It’s just like Bob Ross says – you have to have darkness in order to show light. The truth is you never really appreciate how good something is until you experience the complete polar opposite. That’s particularly true with my recent (and at the time of this writing, still ongoing) experience with ordering a holiday gift from Target.com.
Our household has been an Amazon Prime household for a few years now, and it’s almost now become one of those things that just exists in the background and you never really think about it. What? We need more of _____? Just order it from Amazon. We order it, and two days later, it just shows up. In the few years since we’ve had Amazon Prime, I can count the number of times on one hand where there was a hiccup or slight delay in that equation, and I’d still have most of my fingers left over.
We’ve also been a pretty loyal Target household for a long time. You could probably say they’re the brick-and-morter ying to Amazon’s yang, at least as far as our household is concerned. For as much as we buy on Amazon, we buy more at Target. We always without fail buy our diapers there because of their gift card specials, and I’m a pretty religious Cartwheel mobile app user.
So let’s fast forward to this Christmas, and the story of the big, marquee centerpiece gift I intended to get for my wife. As I’m writing this before Christmas and before said item has arrived, I can’t refer to it by name. But this is an item that behooved me to price shop for the best deal, and it just so happened that Target.com had a good enough deal to get me to pull the trigger on it. This particular deal brought together a sale price, a percent-off coupon, a $15 promotional gift card with a minimum purchase, and the 5% savings by using our Target Red Card. It really was the best deal I’ve probably ever put together on a gift in my life.
I don’t mean to beat this saying to death, but I really could count on one hand the number of times in the past five years that I ordered something from Target’s website. Their pricing is sporadically good enough to warrant a purchase there, but either I can price match that item in store or Amazon has similar pricing and the free 2-day shipping of Prime makes it a close call. This time around the item wasn’t one they stock in store, and they were also offering free standard shipping because of using the Red Card.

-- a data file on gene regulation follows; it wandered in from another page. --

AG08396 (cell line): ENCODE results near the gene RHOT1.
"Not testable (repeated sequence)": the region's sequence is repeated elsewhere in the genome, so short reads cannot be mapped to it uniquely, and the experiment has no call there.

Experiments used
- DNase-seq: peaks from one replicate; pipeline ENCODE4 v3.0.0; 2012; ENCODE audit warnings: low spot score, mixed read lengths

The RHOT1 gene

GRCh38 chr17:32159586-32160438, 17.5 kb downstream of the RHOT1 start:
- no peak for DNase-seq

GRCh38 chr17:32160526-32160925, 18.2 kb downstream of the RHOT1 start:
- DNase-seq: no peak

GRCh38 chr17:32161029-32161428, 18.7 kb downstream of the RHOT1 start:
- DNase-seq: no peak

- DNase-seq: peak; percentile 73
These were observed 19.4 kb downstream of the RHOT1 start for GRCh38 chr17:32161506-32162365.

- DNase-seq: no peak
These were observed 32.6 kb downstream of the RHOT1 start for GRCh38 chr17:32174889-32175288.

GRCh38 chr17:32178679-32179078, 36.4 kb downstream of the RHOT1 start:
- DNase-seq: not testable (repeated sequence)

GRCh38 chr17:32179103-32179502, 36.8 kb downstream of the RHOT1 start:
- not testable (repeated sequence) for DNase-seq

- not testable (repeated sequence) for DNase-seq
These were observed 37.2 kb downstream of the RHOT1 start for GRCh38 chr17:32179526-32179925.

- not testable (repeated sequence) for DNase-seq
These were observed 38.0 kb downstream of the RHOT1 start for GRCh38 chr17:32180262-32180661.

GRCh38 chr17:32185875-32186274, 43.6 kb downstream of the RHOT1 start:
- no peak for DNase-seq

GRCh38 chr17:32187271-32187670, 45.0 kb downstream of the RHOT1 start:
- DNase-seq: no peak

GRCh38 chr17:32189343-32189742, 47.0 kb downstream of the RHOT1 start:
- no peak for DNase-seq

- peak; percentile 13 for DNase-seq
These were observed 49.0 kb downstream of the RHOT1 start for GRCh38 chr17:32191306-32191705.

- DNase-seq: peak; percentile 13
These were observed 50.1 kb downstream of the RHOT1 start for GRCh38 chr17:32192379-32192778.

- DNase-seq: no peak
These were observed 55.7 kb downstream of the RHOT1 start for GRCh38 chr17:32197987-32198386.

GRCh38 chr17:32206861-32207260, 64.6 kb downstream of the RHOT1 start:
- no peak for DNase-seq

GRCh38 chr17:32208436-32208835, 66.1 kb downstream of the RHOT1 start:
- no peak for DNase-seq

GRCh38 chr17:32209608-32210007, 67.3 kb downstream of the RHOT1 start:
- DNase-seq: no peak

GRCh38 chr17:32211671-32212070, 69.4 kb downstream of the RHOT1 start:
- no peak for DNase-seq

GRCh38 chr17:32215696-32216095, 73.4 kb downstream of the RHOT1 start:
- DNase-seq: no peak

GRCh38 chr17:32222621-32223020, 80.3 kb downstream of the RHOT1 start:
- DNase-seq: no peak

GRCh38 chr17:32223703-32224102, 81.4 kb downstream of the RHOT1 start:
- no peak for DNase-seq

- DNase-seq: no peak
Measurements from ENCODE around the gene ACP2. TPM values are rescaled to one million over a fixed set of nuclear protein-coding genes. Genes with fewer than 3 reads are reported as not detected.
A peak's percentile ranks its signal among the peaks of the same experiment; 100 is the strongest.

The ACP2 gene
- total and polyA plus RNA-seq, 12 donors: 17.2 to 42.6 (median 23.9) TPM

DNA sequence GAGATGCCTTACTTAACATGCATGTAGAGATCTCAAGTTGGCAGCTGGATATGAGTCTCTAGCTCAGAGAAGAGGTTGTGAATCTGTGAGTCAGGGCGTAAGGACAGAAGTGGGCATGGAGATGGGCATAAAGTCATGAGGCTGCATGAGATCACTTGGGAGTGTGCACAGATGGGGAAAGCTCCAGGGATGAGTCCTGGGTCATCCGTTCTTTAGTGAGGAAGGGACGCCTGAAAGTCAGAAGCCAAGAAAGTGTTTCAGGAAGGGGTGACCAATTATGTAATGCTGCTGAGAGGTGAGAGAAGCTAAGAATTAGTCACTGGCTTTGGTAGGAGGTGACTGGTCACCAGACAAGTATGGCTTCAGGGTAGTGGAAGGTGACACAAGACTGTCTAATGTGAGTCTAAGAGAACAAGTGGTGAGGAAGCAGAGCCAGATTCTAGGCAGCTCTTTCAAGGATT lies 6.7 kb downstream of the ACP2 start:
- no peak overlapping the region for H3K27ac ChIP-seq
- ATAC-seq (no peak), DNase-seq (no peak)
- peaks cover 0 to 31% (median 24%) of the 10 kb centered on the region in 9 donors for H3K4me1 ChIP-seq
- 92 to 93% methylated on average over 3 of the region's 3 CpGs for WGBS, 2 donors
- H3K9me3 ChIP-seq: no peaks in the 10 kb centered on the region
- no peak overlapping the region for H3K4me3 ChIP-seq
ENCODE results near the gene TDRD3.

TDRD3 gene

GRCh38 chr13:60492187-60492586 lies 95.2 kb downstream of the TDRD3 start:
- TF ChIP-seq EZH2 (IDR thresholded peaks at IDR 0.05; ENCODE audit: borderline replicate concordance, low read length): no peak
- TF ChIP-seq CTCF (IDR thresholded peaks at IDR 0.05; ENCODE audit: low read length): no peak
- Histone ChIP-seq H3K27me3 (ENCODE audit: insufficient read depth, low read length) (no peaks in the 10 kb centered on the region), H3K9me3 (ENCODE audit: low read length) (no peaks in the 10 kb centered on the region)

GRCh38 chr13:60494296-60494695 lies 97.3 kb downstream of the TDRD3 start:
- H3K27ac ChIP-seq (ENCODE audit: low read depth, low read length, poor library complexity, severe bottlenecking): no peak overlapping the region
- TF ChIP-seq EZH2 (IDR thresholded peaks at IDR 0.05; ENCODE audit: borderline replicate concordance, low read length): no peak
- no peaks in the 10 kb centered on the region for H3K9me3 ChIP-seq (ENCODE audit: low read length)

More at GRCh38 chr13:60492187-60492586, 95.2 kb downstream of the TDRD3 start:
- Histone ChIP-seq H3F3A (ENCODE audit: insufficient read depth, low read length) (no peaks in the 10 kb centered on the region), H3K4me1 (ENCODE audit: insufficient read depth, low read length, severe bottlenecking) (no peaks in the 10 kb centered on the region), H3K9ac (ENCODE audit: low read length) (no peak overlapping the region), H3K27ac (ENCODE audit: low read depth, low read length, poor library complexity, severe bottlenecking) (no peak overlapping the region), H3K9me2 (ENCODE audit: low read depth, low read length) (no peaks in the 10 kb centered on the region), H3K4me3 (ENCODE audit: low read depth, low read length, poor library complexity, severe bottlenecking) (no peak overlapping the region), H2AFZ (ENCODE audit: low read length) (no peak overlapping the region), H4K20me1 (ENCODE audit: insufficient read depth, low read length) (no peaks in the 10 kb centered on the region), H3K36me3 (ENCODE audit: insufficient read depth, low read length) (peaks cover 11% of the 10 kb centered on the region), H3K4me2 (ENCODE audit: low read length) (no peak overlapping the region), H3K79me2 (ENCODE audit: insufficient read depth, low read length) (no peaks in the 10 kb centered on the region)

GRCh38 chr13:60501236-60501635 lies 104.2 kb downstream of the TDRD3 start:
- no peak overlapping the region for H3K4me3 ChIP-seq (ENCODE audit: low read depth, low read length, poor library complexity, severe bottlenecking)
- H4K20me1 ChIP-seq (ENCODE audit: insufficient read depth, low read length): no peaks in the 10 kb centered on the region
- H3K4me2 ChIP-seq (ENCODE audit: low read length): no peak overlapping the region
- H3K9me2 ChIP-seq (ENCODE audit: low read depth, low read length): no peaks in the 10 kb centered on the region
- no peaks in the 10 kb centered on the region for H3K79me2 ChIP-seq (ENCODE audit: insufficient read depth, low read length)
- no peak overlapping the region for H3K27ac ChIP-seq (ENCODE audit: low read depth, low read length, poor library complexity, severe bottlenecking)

So on December 14th, I pulled the trigger. The estimated delivery date fell between the 19th and 22nd, which was perfectly acceptable. I had even thought to myself that even if there happened to be a delay, it would still probably be here in time for Christmas. The order was placed, the obligatory confirmation email arrived and all seemed well in the world.
Now once you have Amazon Prime for a little while, any time an item doesn’t ship within 12 or so hours after you order, you get a little twitchy. I mean, it’s 2016 and this is just how e-commerce is supposed to work, right? Two days later and Friday came, and I got worried, but hopeful. I’ve had Amazon ship something on a Saturday before, and it is the Christmas season, so I’m sure Target’s elves are on it, right?
Then I check the status of my order late in the day on Friday. I won’t admit how many times I had checked the status of my order at this point, but it’s a shameful number. It was still stuck at “preparing for shipment,” to which I thought to myself that this is going to come in one fine and dandy box if it’s been preparing for two whole days now. Amazon may stuff a watch battery in a box the size of a child’s sandbox for no discernable reason, but at least it gets to my door two days later without fail. Upon checking the status again, the estimated delivery date shifted to “between Thursday December 22nd and Monday, December 26th.” That’s it. Christmas is canceled.
Come Monday, the different stages of grief began to set in. Denial – of course this is just a mistake, after all, Target wouldn’t ruin Christmas! Anger – how the fudge does it take five days to stick one in-stock item in a box and put it on a UPS truck? Bargaining – maybe if I called and asked them nicely, they’d expedite things and save Christmas! Depression – this is my fault for ordering something from Target in the first place when Amazon’s product page says “Arrives Before Christmas” right there in bold green letters! As for acceptance, that one came via my wife who says she could care less whether it comes late.
Tuesday morning (today) I woke up with an email from Target. Just when I thought redemption was at hand, I read the subject line, “Your order has been delayed.” The e-mail inside read: